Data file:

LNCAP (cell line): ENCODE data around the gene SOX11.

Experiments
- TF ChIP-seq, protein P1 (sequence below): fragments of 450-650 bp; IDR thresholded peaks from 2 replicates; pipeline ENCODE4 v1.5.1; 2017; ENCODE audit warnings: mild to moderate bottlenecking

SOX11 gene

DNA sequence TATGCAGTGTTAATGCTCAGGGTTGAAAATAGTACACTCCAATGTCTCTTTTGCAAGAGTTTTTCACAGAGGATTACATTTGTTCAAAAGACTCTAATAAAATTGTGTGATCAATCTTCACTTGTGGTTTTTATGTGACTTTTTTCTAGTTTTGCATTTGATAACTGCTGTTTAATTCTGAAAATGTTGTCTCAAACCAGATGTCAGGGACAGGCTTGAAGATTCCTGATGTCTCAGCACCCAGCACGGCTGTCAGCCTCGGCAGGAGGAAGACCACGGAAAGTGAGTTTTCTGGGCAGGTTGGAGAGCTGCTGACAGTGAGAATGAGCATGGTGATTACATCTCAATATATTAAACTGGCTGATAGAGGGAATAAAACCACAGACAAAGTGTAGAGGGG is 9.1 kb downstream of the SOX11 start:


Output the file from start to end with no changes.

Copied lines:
LNCAP (cell line): ENCODE data around the gene SOX11.

Experiments
- TF ChIP-seq, protein P1 (sequence below): fragments of 450-650 bp; IDR thresholded peaks from 2 replicates; pipeline ENCODE4 v1.5.1; 2017; ENCODE audit warnings: mild to moderate bottlenecking

SOX11 gene

DNA sequence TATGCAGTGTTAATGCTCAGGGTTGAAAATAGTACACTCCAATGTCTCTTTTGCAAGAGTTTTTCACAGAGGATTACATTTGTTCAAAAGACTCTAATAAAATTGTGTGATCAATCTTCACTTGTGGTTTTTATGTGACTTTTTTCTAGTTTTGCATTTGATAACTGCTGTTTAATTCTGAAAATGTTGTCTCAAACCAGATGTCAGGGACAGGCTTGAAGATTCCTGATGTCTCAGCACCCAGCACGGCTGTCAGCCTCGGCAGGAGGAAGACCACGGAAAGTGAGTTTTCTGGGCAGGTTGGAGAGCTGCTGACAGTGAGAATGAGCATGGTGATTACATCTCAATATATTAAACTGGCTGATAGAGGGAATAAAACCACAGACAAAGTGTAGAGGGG is 9.1 kb downstream of the SOX11 start: